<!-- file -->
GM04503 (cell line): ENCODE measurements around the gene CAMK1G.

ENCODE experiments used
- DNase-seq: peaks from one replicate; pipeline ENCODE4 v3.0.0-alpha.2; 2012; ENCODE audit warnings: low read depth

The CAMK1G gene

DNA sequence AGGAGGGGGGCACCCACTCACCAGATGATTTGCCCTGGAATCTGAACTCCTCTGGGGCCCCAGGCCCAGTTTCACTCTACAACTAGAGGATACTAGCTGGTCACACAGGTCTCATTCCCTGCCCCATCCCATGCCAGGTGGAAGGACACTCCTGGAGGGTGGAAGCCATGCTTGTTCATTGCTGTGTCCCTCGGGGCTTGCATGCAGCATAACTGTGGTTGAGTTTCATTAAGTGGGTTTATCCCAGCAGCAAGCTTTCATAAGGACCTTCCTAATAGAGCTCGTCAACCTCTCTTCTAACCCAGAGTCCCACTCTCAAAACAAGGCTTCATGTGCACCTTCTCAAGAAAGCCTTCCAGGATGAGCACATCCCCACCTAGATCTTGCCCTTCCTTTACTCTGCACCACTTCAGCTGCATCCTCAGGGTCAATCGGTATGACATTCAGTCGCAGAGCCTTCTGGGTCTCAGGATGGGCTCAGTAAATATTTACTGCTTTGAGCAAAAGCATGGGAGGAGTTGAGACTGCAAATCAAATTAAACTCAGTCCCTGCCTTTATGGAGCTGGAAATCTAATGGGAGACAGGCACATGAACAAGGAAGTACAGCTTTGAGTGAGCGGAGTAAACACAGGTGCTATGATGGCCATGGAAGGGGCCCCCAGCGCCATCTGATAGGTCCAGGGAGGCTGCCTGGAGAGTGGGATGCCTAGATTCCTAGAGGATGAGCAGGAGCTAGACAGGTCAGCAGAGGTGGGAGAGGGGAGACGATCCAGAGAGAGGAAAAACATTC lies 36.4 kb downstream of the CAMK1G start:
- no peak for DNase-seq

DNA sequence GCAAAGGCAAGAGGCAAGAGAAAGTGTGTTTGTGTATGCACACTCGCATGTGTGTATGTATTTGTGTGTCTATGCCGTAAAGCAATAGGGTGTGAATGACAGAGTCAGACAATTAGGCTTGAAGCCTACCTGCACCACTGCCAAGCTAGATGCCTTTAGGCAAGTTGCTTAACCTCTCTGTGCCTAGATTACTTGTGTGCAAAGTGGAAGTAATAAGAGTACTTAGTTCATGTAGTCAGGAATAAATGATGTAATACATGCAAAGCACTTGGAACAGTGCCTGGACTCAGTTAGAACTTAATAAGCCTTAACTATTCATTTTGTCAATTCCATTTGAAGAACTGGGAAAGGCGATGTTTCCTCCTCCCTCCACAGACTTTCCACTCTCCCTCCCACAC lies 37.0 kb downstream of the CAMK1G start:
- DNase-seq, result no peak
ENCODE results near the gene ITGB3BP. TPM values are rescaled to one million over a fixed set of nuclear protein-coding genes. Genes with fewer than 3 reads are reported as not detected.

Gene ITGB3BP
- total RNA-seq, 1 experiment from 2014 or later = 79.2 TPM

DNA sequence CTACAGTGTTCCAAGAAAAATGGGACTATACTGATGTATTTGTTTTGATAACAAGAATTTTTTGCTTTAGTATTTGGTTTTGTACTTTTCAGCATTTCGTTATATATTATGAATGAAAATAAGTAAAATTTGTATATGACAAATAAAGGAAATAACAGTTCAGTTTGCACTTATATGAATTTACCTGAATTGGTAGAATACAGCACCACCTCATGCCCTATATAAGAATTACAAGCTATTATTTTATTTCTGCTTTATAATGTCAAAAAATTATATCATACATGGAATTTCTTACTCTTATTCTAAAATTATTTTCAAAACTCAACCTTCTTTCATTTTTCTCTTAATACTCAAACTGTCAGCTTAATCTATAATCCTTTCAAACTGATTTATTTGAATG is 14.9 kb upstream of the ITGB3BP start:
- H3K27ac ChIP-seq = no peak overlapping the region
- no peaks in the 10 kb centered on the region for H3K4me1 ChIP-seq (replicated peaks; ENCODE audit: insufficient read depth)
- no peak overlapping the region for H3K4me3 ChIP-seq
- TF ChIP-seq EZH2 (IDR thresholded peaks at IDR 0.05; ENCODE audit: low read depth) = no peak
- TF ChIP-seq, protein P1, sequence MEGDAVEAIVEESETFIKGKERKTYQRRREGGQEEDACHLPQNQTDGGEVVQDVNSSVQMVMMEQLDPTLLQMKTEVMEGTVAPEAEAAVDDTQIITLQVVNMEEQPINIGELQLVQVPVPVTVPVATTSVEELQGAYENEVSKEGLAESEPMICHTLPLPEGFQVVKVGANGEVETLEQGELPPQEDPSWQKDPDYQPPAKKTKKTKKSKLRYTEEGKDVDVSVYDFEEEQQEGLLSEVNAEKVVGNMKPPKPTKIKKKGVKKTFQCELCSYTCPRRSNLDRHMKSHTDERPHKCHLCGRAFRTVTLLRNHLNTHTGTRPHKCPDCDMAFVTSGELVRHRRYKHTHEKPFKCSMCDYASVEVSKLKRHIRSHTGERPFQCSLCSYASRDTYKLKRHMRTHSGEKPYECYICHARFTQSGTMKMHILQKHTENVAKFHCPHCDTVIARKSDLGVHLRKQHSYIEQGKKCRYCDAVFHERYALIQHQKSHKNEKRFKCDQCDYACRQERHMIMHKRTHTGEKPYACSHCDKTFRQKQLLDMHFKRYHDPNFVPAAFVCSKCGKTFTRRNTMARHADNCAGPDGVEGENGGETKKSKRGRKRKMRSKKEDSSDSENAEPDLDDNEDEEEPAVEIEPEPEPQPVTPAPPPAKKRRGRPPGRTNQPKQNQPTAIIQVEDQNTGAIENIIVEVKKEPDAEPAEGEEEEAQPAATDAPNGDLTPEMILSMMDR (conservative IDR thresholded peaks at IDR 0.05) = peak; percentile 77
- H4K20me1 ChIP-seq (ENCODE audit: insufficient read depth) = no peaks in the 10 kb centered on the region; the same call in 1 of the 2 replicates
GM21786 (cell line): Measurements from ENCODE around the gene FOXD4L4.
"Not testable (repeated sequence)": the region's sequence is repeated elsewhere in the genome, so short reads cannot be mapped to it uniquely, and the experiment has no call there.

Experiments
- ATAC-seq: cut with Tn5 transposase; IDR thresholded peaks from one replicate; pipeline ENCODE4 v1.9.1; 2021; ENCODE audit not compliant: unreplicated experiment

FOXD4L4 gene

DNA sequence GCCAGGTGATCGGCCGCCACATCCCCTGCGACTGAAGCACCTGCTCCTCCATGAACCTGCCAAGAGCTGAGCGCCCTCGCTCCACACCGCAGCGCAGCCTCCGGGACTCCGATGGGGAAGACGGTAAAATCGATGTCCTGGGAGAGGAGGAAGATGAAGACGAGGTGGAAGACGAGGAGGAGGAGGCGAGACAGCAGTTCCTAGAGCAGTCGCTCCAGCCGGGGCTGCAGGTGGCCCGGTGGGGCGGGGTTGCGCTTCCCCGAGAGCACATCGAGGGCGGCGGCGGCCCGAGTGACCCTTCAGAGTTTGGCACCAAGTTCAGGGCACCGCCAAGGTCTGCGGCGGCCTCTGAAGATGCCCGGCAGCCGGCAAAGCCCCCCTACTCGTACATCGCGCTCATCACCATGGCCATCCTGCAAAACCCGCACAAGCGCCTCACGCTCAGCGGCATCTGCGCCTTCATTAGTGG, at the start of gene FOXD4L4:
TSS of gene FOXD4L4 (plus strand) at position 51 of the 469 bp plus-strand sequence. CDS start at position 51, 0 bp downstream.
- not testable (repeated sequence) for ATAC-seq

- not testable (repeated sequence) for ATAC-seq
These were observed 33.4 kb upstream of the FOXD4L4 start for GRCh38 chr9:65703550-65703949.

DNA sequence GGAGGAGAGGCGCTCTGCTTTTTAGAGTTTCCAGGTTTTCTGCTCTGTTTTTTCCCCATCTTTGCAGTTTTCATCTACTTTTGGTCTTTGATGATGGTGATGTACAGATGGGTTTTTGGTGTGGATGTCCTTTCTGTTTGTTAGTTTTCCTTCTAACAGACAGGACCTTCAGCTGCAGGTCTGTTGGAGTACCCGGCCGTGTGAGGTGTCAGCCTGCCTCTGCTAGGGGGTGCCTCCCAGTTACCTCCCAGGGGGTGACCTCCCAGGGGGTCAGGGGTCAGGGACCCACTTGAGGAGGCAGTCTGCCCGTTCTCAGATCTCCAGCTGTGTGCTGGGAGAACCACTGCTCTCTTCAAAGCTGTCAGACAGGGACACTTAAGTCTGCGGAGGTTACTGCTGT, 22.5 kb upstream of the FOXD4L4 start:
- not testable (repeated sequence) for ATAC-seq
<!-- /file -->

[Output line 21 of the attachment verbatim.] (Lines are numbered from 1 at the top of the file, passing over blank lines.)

Experiments